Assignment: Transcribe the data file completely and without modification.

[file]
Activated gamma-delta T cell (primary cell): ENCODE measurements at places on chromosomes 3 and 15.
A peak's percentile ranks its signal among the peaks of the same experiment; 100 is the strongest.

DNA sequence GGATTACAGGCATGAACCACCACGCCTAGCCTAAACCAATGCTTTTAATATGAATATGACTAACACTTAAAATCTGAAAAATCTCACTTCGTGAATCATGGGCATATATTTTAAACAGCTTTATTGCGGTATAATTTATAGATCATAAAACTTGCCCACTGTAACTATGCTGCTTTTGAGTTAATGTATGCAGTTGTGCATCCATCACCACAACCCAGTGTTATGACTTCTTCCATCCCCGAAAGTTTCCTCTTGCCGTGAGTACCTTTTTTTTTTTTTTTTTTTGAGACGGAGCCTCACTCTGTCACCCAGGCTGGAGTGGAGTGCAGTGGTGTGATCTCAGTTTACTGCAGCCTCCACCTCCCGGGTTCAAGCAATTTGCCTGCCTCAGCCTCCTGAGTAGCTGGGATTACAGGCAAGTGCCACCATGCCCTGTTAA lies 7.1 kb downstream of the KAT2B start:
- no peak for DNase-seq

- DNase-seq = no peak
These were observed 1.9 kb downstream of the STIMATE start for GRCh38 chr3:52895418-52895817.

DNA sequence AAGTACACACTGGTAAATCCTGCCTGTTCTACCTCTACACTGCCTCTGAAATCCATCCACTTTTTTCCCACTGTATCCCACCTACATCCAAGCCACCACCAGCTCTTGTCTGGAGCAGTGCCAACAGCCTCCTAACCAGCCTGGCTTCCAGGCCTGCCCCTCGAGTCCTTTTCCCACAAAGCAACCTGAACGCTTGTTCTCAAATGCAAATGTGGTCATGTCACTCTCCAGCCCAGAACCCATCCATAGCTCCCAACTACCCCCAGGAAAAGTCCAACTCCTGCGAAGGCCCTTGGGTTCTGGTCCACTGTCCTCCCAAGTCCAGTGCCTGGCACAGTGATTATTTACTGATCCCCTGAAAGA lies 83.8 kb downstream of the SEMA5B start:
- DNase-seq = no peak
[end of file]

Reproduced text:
Activated gamma-delta T cell (primary cell): ENCODE measurements at places on chromosomes 3 and 15.
A peak's percentile ranks its signal among the peaks of the same experiment; 100 is the strongest.

DNA sequence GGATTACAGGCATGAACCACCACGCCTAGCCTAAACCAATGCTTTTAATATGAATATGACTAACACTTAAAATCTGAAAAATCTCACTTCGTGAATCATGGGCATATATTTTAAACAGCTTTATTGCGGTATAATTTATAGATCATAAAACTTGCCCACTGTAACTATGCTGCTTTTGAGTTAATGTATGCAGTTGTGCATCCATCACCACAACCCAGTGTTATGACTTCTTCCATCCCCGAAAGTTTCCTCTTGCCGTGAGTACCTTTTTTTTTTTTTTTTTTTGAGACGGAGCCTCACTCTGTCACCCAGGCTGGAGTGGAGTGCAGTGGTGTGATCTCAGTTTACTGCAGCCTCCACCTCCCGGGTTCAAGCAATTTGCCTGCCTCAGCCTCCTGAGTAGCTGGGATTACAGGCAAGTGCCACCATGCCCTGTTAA lies 7.1 kb downstream of the KAT2B start:
- no peak for DNase-seq

- DNase-seq = no peak
These were observed 1.9 kb downstream of the STIMATE start for GRCh38 chr3:52895418-52895817.

DNA sequence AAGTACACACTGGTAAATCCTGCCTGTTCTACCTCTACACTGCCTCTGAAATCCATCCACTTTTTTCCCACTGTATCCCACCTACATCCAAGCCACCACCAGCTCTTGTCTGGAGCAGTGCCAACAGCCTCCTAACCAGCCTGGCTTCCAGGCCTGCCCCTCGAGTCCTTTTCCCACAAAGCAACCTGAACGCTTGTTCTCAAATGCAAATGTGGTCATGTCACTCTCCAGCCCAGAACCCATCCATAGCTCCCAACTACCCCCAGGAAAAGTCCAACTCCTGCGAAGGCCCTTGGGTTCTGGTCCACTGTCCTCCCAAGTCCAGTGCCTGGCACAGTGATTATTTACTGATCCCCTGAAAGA lies 83.8 kb downstream of the SEMA5B start:
- DNase-seq = no peak